CompTIA vs Cisco: But first, coffee

The scent of coffee was enough to wake me as I drove to the eye doctor. I didn’t have an eye appointment. It was my first hands on experience with Cisco hardware. With coffee fueling my blood and a wide eyed excitement, I knew I needed to study for a networking certification during my off hours.

Cisco CCNA is advantageous to candidates as it teaches both vendor specific and general network technologies to make them job ready. Although the CompTIA Network+ derives from the Cisco landscape, it only prepare candidates for computer networking without vendor specificity.

With coffee beside me, my off hours would be filled with countless hours of studying about network technologies. The dialogue of CompTIA vs Cisco became irrelevant as I decided to to do both. But I’m glad I took the CompTIA Network+ first.

CompTIA Network+. Fundamentals First.

CompTIA Network+ is known for not choosing a side when it comes to vendors. In reality, you can’t work in networking technologies without vendor partiality. This is why you’ll see overlap between networking technologies mentioned in CompTIA found in Cisco.

Because of this lack of vendor specificity, Network+ leads in understanding computer networks in general. It finds the middle ground that many vendors have about networks, and teaches that.

For instance, how data travels through an ethernet cord is basically done in the same way with all vendors. Light or electricity is sent out in a pattern that will be recognized at the end of the cords. And there you have it folks, you have what’s called computer networking.

My technology career started with a process. Tech support to engineer. The same goes with my certifications. In networking, I started with CompTIA Network+. It was considered the easiest networking certificate you could take. From there, I took the CCNA.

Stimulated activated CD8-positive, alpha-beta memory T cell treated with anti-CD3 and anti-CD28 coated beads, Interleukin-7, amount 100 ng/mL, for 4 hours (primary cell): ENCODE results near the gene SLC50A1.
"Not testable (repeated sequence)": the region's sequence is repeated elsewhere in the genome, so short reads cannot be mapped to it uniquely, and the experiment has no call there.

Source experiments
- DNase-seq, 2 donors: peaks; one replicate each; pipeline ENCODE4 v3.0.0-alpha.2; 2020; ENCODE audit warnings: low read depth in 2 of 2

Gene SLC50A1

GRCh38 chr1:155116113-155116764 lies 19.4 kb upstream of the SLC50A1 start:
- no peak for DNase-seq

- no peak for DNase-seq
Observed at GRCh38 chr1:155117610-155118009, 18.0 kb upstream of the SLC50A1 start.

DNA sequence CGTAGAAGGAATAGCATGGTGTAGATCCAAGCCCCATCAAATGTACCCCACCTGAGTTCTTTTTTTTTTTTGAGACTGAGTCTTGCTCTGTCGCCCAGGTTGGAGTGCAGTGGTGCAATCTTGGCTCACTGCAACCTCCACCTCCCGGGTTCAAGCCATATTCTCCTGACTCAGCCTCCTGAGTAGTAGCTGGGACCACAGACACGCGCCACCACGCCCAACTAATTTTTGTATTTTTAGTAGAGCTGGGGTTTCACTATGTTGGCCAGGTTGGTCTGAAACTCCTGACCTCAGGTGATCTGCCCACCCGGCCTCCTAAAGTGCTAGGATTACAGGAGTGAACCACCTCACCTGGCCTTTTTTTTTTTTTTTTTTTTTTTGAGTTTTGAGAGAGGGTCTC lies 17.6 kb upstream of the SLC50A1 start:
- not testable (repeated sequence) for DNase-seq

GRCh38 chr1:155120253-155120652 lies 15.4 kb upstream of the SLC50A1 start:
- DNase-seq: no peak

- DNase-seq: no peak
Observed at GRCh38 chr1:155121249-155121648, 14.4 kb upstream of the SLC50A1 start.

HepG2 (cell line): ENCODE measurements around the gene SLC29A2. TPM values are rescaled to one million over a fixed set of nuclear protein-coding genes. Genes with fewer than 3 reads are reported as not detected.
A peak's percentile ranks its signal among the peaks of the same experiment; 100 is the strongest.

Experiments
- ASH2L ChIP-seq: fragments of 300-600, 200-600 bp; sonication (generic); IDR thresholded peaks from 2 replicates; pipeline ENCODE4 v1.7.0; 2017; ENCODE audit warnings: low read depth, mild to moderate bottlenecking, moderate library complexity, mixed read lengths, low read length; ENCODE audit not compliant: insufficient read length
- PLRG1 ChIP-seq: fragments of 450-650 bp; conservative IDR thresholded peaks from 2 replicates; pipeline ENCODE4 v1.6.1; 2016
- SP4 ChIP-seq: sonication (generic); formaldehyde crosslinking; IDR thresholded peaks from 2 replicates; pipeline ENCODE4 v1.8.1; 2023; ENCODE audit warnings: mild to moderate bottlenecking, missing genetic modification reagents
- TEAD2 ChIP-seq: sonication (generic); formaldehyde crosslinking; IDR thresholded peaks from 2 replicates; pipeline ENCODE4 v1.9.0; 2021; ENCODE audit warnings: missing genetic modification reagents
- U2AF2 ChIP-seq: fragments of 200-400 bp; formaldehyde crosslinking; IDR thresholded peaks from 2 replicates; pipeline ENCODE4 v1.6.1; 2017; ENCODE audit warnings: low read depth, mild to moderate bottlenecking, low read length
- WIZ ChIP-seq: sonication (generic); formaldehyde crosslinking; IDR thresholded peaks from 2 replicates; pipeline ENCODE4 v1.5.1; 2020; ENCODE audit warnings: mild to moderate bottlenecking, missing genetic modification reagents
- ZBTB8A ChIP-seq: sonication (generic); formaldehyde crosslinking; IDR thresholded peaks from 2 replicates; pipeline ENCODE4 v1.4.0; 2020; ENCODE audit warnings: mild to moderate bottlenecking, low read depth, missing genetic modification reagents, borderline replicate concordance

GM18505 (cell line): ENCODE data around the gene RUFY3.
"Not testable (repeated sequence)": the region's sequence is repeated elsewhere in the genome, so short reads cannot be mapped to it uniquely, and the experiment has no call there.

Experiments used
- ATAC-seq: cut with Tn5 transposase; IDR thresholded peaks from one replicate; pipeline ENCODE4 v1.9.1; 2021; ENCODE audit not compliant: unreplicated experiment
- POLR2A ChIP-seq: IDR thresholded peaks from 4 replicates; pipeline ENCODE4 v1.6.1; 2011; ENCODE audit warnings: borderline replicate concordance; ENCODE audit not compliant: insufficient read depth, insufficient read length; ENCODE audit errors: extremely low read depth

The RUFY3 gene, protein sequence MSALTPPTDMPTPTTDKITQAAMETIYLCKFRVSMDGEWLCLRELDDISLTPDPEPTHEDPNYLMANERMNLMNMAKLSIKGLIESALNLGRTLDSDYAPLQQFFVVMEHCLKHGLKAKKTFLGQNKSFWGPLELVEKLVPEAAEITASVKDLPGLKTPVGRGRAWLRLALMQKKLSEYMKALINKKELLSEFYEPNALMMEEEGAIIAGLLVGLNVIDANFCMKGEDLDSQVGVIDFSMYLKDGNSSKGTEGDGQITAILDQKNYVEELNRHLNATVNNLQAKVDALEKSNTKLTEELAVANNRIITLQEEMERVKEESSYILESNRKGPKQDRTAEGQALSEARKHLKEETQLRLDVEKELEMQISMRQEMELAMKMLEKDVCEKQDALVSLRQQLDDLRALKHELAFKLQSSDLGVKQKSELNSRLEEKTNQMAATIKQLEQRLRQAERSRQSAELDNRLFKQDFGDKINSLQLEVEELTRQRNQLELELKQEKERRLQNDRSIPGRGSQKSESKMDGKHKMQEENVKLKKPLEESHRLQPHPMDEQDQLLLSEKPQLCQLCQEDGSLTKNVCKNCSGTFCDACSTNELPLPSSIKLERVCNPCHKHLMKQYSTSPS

Looking back, this really helped me solidify my knowledge about network technologies. These stepping stones allowed me to understand the fundamentals of network technologies. From an explicit perspective, I have seen it help in the work place, because theory comes into play when you have to complexity to troubleshoot.

I would suggest anyone starting a networking career to start with CompTIA Network+ and then work on a vendor specific certification. Because Cisco is the industry standard, that would be generally advised as a next step.

Fundamentals of CompTIA and Cisco


CompTIA is a vendor neutral education facilitator. I know that’s a mouthful, but that’s the best way I can describe it. They facilitate careerists in learning something useful for their career. The focus is mostly in tech or tech adjacent industries.

For examples, below are a list of certifications available by CompTIA:

  • A+
  • Network+
  • Security+
  • CASP
  • Server+
  • Linux+
  • Project+

The list goes on. These are the ones I recognize the most in my IT experience. As you can see they are mostly technically inclined certifications. Project+ is the exception, but it is technically adjacent as it teaches project management with the IT perspective.

You can also note that they are not specific to computer networking education. For instance, Network+, will be the certification heaviest with network technology based concepts.


Cisco is all network technology based concepts. It not only provides education for careerists, but it is also a leader in practice. They are the pioneers of computer networking, and thus their technologies become standard for many other vendors.

In simpler terms, Cisco commonly creates protocols that becomes standard in IEEE. Other vendors will then take this protocol and adopt it into their own tech as to not fall behind in the networking industry.